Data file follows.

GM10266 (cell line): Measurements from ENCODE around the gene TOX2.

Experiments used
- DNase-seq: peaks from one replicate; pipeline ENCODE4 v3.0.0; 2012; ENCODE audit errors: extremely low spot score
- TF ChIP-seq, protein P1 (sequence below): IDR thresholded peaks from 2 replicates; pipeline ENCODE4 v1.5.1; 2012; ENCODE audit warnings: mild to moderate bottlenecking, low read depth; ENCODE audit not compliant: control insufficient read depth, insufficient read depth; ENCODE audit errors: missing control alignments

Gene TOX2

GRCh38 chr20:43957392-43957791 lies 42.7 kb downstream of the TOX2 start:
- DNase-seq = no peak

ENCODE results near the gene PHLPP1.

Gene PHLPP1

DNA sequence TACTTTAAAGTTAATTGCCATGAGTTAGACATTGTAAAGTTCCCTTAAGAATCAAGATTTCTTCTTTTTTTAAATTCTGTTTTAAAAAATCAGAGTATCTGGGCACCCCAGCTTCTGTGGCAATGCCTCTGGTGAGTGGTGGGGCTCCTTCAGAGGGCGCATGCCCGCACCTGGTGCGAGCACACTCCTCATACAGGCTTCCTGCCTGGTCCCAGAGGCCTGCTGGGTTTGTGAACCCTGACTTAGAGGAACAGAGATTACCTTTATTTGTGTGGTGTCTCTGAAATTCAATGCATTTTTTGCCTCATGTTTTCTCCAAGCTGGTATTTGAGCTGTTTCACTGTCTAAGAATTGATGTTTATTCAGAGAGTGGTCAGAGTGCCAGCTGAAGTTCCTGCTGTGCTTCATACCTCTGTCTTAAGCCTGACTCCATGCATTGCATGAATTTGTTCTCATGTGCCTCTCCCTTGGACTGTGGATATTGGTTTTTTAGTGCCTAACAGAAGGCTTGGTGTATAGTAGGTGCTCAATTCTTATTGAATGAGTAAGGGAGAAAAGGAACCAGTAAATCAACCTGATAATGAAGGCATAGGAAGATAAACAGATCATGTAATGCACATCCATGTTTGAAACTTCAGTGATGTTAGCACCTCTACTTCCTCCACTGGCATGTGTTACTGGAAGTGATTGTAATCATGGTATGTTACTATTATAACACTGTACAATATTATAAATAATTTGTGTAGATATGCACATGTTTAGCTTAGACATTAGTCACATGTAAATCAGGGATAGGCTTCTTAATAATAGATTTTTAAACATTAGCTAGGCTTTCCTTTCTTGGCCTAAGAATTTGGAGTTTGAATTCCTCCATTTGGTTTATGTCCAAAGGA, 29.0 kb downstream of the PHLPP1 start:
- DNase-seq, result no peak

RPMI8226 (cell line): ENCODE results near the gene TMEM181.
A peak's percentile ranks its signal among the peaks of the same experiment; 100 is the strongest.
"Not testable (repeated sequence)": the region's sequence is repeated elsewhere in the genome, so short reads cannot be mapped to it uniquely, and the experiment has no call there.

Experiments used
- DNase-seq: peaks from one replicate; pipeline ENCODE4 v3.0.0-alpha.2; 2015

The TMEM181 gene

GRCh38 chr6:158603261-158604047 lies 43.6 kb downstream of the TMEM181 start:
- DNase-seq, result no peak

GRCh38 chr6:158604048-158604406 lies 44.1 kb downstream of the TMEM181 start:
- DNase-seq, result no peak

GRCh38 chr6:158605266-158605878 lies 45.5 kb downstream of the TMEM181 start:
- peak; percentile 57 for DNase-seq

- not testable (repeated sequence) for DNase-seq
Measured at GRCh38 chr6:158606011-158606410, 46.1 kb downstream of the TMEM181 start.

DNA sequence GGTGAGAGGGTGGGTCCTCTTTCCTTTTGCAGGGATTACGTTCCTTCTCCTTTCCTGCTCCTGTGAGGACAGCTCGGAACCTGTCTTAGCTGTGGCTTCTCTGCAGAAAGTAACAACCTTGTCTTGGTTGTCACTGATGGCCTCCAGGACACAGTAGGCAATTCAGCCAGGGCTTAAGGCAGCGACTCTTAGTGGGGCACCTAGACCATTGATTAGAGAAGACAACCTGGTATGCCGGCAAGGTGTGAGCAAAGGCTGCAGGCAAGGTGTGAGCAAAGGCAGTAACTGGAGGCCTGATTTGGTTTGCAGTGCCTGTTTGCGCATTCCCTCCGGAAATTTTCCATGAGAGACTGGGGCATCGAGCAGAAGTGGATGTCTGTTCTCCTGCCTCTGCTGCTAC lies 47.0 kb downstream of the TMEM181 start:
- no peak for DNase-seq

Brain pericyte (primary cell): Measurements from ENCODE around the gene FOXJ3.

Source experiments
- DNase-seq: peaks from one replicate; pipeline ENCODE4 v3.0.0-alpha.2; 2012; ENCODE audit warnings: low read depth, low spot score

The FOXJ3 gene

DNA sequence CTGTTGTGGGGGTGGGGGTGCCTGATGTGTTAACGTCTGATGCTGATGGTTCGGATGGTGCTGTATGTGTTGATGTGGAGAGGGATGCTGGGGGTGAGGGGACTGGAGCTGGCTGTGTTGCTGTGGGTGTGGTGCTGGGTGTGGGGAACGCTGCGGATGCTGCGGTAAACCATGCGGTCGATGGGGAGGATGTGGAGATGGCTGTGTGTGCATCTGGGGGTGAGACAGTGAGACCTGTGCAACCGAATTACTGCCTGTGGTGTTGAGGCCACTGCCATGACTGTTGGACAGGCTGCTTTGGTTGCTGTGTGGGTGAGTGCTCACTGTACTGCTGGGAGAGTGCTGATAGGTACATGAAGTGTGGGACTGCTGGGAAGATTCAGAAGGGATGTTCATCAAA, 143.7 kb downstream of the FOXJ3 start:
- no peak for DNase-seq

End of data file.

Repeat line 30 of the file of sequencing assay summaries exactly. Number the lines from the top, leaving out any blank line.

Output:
- DNase-seq: peaks from one replicate; pipeline ENCODE4 v3.0.0-alpha.2; 2012; ENCODE audit warnings: low read depth, low spot score